Promoted
World

Nigeria’s Nobel Winner Wole Soyinka Blames Corrupt Political Elite Over Kidnapped Girls

I wanted President Goodluck Jonathan “to get off his butt and stop treating this episode in a perfunctory manner,” Nigeria’s leading writer told BuzzFeed.

Sunday Alamba / AP

Wole Soyinka, Africa’s first Nobel laureate for literature, blames government inaction and political corruption in Nigeria for the kidnapping of hundreds of schoolgirls by Boko Haram.

In an interview with BuzzFeed, Soyinka said the recent attack, as well as other violence perpetrated by the Islamist movement, was known about in advance, and blamed politicians for failing to act, directing particular anger at the President Goodluck Jonathan.

“I have spoken to a number of security, really top security officers, and there’s no question at all that information has always been available and passed on to governance. But you see, when powerful people are involved in a situation of social anomie of this kind, and one… set of power brokers is seeking support from another then there’s a tendency to paper over, to pretend that the virus that is being grown is really of a very negligible kind,” said Soyinka, Nigeria’s most important living novelist.

Soyinka was himself inadvertently responsible for starting the hashtag #BringBackOurGirls that has been heard around the world. Last year, Soyinka joined an initiative by Jonathan to encourage reading. In a speech last month, Soyinka spun his support for that program into a highly vocal call for action on behalf of the missing school girls, about whom at the time very little was being said.

“I wanted Jonathan to get off his butt and stop treating this episode in a perfunctory manner,” said Soyinka.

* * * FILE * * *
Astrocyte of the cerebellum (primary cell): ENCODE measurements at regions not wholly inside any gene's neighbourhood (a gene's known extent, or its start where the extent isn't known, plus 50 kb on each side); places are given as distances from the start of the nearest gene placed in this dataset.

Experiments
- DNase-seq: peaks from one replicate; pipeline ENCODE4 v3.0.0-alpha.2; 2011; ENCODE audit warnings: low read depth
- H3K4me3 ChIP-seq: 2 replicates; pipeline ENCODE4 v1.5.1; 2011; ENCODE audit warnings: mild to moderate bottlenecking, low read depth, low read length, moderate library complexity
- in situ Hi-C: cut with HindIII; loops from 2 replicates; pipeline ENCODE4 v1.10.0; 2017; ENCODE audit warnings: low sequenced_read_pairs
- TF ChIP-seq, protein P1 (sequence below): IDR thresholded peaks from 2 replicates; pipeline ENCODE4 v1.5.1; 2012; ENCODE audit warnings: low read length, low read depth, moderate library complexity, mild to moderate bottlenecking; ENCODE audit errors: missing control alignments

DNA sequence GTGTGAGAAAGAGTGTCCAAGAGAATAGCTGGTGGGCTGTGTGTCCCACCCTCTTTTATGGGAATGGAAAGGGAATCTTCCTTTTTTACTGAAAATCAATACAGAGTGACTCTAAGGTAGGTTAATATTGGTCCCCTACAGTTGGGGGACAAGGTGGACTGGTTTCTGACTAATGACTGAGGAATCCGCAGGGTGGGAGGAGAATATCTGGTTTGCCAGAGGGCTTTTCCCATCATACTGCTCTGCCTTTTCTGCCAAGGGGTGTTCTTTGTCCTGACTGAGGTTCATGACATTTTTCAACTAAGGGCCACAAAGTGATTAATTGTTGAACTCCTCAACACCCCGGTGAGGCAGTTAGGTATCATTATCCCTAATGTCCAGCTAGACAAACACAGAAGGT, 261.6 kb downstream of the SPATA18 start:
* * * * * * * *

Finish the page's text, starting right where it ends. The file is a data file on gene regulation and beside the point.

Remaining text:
He took the name of Jonathan’s reading campaign — “Bring Back the Book” — and turned it into a personalized call to arms. “Bring back the pupils,” Soyinka told the crowd at the end of his speech. But he was, he told BuzzFeed, speaking directly to Jonathan.

“It was addressed to him in fact, to say look, yes, we were together on a platform, ‘bring back the book,’ and now you’ve got to stop playing around with this crisis. We want the pupils back,” Soyinka said by telephone from Los Angeles.

Soyinka is incensed at the way the kidnapping has been handled. The Nigerian military initially said it had rescued the girls, a claim it retracted the next day. Nearly three weeks after the abduction of more than 300 teenage girls from their dormitory in Chibok, a village in the north, on April 15, Jonathan’s wife, Patience, claimed the kidnapping was a hoax. And this week, Amnesty International reported that the security forces had several hours’ warning about the attack but did not or could not organize a greater security presence in the village.

Nigerians who come from or have family in the north, where Boko Haram operates, told BuzzFeed it’s common for letters to be sent advising that an attack may happen, and at a press conference this week the governor of Borno State, where the kidnapped girls had been living, recounted two instances where kidnappings had been averted thanks to a rapid response to such notifications.

Protests against the president’s handling of the crisis have taken place across the country The Associated Press

But Soyinka believes there is something more serious underlying the current problems besetting Nigeria. A quick read of the country’s history, he argues, would suggest a much deeper problem: that whatever its distinct aims as a group, Boko Haram is not the first violent Islamist extremist movement to take hold in Nigeria.